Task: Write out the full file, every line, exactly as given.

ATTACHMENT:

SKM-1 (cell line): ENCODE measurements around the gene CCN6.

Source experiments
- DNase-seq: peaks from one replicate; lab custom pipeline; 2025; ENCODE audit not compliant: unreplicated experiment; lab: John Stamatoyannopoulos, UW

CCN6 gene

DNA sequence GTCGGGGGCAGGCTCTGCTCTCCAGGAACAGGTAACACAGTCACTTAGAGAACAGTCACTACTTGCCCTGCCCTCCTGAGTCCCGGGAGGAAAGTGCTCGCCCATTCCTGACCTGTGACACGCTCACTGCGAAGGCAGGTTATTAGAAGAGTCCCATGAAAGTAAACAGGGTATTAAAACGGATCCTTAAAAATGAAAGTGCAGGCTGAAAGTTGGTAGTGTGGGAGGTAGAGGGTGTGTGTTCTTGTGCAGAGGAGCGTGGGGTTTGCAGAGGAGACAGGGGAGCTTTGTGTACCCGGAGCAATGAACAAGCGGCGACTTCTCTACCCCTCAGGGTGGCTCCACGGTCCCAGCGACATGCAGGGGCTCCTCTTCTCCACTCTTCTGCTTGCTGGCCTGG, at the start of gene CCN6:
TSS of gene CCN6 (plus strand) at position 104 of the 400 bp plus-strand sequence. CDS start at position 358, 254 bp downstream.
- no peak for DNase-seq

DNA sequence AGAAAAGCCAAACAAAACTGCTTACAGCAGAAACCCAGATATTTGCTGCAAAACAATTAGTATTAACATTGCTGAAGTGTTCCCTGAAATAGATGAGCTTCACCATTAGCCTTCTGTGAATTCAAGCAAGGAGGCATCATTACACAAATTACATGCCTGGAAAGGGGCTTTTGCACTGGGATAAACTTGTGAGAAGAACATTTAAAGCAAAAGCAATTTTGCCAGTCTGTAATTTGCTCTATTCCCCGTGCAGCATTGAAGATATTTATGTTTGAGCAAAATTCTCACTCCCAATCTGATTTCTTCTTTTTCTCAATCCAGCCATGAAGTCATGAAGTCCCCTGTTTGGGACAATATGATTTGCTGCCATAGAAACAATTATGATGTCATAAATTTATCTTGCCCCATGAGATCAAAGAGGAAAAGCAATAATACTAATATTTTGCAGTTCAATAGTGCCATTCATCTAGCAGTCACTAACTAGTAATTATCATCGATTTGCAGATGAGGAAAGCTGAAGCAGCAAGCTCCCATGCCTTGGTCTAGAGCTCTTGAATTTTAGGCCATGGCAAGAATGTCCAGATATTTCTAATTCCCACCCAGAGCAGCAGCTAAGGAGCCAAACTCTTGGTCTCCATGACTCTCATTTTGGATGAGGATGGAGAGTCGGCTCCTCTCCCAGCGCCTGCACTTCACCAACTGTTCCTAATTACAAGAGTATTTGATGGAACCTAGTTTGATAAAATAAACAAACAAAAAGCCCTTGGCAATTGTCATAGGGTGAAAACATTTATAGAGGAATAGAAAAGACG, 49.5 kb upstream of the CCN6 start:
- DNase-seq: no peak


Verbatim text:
SKM-1 (cell line): ENCODE measurements around the gene CCN6.

Source experiments
- DNase-seq: peaks from one replicate; lab custom pipeline; 2025; ENCODE audit not compliant: unreplicated experiment; lab: John Stamatoyannopoulos, UW

CCN6 gene

DNA sequence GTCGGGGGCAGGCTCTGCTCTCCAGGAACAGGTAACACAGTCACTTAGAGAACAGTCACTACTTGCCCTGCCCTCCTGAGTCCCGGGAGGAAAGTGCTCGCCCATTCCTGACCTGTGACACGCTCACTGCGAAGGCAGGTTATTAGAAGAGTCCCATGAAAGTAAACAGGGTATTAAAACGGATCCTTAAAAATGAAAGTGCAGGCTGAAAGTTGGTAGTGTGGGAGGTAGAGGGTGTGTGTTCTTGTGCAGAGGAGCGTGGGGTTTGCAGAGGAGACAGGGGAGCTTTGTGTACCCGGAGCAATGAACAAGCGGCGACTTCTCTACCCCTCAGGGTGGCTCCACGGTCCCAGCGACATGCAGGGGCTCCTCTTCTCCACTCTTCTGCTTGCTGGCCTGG, at the start of gene CCN6:
TSS of gene CCN6 (plus strand) at position 104 of the 400 bp plus-strand sequence. CDS start at position 358, 254 bp downstream.
- no peak for DNase-seq

DNA sequence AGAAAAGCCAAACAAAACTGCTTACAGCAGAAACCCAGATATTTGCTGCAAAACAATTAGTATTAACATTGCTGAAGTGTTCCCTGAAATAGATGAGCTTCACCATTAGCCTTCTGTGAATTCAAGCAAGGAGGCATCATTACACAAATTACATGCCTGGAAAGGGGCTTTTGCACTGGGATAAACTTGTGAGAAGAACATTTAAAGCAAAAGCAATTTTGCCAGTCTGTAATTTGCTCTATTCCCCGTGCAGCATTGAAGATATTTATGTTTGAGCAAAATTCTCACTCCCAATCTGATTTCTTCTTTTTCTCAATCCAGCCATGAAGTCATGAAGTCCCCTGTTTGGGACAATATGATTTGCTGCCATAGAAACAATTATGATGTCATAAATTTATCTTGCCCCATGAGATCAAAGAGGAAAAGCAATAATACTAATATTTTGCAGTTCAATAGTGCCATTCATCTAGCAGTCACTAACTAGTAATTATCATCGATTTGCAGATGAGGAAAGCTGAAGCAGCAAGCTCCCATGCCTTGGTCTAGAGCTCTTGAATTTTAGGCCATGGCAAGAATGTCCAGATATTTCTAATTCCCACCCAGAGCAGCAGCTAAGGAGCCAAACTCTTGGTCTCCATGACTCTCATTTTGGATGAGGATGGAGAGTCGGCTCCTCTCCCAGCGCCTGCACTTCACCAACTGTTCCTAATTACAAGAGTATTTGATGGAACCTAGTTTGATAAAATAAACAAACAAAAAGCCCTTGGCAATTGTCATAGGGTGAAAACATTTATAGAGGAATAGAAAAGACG, 49.5 kb upstream of the CCN6 start:
- DNase-seq: no peak